Am I a Hoarder? When Loving Stuff Goes Overboard

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WASHINGTON -- Is there so much stuff on your bed that you can't sleep on it? Are kitchen counters so cluttered you can't prepare a meal on them? Or is your dining room table completely covered, preventing the family from sitting down and eating?

Those who answered yes to any of these questions may have a compulsion to hoard. It's estimated one in 20 people can potentially have the disorder.

But there's hope.

Dewayne Strohman is a hoarding success story. He considers the control he finally got over his compulsion nothing short of a miracle.

"Well I prayed a lot," he said.

For 10 years, Strohman's living room was packed full of stuff. Guests couldn't sit on the couch, yet alone get in the door without a struggle. But, like most people who hoard, Strohman was oblivious to his problem.

"You don't recognize it. You don't see it. It looks normal. This stuff looks normal," he told CBN News.

Symptoms of a Hoarder

Hoarders can be described in two key ways.

First, they compulsively acquire items, sometimes in a specific group like books, tools, or even animals. Secondly, they lack the capacity to get rid of the items they acquire.

Together, these traits form the perfect equation for hoarding.

Second, hoarders have difficulty processing information, so making decisions is tough. That usually means they are unorganized.

Although many people with a hoarding disorder go to great lengths to prevent others from seeing inside their home, people can often spot hoarding tendencies if the person has an extremely messy desk or car.

People who hoard save things because they see value in items that other people consider junk. They have intense anxiety about discarding anything, and often experience fear at the thought of parting with an item.

In many cases, doing so is like losing a portion of their identity and can trigger a feeling of grief.

Finding Help

One of the greatest difficulties in helping someone overcome a hoarding disorder is getting the individual to recognize the problem.

This was the case with Strohman.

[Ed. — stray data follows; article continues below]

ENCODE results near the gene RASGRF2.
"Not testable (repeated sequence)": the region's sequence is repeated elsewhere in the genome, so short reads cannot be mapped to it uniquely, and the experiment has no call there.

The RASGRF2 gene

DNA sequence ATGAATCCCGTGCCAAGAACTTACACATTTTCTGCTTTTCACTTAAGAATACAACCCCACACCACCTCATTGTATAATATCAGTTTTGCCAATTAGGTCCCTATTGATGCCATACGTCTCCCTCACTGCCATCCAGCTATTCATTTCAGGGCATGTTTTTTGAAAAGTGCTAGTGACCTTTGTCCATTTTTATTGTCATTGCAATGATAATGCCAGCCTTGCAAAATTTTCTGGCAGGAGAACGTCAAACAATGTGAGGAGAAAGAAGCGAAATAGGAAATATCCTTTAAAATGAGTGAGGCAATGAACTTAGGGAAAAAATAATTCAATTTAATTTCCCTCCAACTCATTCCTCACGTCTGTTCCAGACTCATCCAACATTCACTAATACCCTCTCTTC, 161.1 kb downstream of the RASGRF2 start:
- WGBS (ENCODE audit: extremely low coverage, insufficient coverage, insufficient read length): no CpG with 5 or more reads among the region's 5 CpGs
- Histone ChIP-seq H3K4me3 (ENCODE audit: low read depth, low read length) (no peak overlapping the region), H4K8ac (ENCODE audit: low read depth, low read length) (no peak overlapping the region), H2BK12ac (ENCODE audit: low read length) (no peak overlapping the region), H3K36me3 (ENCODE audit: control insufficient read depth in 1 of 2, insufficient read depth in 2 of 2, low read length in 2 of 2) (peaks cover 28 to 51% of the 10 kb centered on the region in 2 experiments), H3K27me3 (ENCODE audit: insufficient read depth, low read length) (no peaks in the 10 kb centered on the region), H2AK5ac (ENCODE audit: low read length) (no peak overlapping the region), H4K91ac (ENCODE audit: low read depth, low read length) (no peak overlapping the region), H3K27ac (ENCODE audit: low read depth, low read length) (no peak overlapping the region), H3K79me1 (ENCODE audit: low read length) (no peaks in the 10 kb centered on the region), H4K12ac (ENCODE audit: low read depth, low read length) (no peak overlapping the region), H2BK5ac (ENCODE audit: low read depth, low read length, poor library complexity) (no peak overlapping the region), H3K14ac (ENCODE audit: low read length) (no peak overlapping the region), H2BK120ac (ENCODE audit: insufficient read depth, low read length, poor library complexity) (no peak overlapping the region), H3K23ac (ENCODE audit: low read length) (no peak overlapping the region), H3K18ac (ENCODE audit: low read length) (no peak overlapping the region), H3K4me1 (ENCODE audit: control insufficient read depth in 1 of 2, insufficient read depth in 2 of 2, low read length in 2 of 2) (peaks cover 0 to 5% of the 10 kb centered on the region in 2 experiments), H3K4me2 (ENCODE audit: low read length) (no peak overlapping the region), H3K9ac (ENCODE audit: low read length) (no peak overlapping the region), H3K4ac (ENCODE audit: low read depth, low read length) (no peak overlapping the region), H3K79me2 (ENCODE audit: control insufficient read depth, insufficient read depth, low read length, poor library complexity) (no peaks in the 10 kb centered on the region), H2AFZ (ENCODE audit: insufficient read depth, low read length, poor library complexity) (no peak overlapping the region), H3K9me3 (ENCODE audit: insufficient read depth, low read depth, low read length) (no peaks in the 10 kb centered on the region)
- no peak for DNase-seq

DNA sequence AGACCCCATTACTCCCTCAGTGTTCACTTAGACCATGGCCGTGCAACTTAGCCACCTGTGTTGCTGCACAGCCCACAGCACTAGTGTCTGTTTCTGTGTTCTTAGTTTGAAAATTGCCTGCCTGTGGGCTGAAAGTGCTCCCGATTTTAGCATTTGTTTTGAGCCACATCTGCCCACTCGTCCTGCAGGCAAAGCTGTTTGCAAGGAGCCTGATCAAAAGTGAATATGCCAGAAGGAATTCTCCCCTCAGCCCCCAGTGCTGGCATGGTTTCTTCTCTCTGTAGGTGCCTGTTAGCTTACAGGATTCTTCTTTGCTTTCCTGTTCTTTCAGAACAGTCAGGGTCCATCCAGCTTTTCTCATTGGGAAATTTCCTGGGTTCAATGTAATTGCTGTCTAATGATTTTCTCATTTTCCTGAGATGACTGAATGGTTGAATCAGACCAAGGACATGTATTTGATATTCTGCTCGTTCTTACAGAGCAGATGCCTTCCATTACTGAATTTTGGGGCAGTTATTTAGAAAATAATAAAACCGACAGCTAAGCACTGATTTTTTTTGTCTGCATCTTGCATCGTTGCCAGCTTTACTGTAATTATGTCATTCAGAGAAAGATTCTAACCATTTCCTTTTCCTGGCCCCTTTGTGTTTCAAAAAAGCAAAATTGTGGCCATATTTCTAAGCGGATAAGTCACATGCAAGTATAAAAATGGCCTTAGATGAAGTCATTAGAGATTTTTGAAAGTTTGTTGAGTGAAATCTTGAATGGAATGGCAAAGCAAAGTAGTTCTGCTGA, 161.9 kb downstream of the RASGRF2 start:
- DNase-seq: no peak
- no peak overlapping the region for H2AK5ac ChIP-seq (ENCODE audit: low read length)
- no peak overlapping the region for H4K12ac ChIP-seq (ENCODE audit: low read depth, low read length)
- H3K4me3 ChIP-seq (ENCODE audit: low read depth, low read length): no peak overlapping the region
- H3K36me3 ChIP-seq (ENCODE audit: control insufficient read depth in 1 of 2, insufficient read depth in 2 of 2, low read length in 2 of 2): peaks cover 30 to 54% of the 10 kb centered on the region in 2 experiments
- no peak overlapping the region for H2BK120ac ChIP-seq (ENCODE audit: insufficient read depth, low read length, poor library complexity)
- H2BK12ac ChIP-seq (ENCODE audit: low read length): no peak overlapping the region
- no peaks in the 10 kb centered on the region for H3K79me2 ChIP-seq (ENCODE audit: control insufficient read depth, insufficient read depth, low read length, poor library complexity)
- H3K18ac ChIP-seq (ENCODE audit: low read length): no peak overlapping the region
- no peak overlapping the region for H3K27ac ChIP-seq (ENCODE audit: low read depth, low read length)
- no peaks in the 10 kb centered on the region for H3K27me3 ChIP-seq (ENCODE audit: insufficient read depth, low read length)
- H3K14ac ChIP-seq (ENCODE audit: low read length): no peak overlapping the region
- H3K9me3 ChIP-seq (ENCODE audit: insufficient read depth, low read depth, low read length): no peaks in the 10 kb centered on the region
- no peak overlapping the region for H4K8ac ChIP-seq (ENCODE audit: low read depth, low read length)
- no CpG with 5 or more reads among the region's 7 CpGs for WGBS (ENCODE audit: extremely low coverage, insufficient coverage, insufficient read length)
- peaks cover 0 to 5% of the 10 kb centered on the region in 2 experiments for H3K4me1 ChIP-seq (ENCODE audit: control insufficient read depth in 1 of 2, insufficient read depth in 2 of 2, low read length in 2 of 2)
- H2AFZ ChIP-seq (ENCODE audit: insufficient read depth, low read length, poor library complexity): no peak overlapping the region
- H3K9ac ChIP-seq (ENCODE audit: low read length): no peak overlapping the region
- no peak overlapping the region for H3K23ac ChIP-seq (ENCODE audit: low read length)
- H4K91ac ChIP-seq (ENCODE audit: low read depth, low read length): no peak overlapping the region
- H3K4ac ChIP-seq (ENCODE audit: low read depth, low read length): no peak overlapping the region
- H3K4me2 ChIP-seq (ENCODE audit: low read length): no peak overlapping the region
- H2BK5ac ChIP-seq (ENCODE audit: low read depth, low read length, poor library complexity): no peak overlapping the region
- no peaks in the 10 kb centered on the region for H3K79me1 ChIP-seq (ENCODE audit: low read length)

"I had trash up to the ceiling, touching the ceiling," he recalled. "I didn't know it until my mother came in one day, and she said, 'You have to get help. This is ridiculous.'"

Strohman took his mother's advice, and sought help from hoarding expert Dr. Darnita Payden.

"One of the worst things that a family can do to someone who has a hoarding disorder is to do the cleanup," she explained to CBN News.

"They think they're doing a great thing, and in their minds, they are," she continued. "They'll back up a trash truck to the home and clear everything out without involving the person who has the hoarding disorder."

She added that this can severely damage the relationship and actually ruin any chances that the person who hoards will be open to change.

"So they may come home and find out all their possessions are gone," Payden said. "Imagine how you would feel if someone had completely thrown away all of your items without asking your permission?"

"There's a lack of trust, there's a broken bond of trust," she continued. "There's anger. There's so much anger, there's resentment."

Many family members are not equipped to work with someone who has a hoarding disorder. Therefore, the best approach is to get professional help.

Dr. Payden believes helping people deal with their compulsion to hoard is her calling.

"I'm able to pray for them and with them. I can provide scripture that will help and support and encourage them," she said. "And let them know God will forgive them for the way that they're living."